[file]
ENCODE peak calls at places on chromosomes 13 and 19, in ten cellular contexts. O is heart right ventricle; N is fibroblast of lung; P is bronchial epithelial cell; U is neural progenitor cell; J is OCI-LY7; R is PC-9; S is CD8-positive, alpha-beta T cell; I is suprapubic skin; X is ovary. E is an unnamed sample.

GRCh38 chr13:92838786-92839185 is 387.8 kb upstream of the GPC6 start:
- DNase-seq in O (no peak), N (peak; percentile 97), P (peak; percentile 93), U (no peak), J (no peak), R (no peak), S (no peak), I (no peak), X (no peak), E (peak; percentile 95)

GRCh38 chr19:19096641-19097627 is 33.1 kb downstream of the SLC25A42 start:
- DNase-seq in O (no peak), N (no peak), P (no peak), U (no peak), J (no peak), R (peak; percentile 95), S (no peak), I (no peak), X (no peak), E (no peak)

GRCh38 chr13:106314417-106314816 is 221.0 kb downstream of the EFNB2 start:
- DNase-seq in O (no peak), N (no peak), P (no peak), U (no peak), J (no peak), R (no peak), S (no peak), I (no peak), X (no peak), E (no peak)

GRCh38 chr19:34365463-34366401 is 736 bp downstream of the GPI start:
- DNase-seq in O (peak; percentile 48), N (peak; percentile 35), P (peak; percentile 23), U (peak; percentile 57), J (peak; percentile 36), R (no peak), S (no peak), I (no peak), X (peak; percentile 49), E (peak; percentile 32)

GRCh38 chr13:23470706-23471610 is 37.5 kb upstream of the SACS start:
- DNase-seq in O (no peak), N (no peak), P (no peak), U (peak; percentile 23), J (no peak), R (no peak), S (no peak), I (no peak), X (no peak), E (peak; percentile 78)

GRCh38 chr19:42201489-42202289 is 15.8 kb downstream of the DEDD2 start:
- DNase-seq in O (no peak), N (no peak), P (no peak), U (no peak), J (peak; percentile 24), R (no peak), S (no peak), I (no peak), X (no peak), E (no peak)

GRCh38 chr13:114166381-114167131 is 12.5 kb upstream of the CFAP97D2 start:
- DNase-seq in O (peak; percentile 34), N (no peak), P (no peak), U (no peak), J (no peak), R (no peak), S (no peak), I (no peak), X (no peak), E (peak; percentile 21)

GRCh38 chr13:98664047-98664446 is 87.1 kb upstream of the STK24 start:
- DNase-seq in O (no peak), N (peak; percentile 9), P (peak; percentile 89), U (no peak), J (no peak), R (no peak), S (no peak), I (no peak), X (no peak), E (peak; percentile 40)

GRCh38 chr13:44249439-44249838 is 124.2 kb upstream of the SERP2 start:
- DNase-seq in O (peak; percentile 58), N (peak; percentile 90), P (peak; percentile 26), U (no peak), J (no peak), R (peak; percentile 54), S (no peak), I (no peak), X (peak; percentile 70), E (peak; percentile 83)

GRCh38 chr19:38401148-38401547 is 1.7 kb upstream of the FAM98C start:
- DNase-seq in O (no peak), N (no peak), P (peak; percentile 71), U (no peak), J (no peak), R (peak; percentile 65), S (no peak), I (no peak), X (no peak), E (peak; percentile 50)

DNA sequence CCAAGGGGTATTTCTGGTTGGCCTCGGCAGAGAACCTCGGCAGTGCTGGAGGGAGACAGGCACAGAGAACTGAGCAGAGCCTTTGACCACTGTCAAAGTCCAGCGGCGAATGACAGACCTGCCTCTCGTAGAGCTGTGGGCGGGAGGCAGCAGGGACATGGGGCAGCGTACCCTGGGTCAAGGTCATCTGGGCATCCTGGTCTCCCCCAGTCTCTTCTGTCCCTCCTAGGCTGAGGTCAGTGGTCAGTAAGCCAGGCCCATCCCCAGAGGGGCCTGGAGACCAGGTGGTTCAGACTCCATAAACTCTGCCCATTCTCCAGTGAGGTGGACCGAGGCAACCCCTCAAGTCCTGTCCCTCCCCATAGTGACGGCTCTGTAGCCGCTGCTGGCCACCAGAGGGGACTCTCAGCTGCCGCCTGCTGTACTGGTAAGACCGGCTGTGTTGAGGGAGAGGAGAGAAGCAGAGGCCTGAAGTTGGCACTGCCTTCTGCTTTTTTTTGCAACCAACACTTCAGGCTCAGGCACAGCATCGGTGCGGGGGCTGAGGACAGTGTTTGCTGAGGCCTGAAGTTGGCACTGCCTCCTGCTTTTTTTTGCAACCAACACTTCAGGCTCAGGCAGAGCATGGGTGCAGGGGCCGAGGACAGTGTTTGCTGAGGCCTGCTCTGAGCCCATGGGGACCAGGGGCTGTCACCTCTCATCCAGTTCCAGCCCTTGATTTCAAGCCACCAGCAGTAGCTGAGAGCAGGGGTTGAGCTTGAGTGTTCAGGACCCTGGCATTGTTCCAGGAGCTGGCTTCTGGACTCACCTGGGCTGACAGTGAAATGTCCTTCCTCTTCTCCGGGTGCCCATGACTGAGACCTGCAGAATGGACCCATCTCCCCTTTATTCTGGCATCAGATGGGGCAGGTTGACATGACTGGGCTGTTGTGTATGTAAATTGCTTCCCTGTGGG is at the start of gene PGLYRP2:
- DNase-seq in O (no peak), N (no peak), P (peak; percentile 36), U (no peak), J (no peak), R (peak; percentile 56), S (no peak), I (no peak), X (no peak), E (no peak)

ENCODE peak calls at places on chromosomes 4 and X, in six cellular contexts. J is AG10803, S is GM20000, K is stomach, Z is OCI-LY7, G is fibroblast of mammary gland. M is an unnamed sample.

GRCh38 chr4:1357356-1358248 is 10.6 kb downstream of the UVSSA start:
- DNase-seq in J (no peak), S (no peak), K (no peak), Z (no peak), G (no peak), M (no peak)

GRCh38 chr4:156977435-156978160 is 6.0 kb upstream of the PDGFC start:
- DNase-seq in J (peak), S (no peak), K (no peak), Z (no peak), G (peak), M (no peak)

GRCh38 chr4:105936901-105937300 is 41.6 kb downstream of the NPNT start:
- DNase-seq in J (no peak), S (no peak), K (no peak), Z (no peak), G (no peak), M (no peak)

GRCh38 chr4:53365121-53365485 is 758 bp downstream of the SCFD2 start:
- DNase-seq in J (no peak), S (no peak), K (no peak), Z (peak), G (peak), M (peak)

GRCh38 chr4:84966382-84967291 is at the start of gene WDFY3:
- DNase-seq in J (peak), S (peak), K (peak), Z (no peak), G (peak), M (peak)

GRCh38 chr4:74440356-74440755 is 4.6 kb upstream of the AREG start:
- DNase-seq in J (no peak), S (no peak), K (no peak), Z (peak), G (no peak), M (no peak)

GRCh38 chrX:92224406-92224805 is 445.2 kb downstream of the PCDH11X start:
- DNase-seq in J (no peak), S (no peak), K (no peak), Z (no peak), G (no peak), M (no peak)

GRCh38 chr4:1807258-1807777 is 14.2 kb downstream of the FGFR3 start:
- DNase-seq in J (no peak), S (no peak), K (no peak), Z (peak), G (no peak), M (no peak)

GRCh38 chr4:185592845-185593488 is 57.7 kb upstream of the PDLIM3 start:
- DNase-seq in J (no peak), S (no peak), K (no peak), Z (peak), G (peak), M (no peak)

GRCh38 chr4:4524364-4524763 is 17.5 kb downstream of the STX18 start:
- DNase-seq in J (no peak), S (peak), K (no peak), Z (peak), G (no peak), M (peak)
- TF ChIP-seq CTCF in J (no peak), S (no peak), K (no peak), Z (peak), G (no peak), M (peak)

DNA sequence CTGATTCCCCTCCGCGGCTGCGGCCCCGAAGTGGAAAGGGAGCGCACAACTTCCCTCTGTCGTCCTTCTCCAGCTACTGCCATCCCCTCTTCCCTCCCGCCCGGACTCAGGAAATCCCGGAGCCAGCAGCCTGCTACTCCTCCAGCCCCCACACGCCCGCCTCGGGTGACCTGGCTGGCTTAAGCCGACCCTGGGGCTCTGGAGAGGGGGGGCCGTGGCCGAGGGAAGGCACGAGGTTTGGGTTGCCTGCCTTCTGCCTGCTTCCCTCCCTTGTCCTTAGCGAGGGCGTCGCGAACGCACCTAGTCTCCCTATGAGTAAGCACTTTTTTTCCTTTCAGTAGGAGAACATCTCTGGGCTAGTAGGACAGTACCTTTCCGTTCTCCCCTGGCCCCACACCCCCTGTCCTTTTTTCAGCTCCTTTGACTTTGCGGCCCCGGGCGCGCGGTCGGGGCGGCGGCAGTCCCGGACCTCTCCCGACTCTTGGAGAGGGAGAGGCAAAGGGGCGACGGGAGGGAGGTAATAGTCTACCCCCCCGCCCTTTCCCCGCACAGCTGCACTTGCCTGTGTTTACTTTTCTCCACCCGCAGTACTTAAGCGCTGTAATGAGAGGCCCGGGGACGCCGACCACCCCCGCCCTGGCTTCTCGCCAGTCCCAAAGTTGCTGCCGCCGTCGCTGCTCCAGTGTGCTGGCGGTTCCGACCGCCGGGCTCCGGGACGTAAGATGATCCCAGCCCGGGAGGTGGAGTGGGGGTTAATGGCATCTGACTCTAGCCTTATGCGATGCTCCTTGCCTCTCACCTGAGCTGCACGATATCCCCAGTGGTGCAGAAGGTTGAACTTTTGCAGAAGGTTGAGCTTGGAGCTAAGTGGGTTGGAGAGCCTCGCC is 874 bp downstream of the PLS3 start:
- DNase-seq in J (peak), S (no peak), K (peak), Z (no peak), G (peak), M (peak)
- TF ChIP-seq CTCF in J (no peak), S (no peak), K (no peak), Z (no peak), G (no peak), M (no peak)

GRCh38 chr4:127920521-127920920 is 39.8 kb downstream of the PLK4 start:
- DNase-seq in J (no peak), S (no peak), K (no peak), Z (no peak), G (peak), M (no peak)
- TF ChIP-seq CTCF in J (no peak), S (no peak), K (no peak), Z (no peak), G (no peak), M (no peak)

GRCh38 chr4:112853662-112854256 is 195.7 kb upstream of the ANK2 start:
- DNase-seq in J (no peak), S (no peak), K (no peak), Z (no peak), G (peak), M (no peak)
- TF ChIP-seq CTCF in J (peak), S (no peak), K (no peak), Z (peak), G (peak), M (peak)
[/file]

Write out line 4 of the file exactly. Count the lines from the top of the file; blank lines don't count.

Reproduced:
GRCh38 chr19:19096641-19097627 is 33.1 kb downstream of the SLC25A42 start: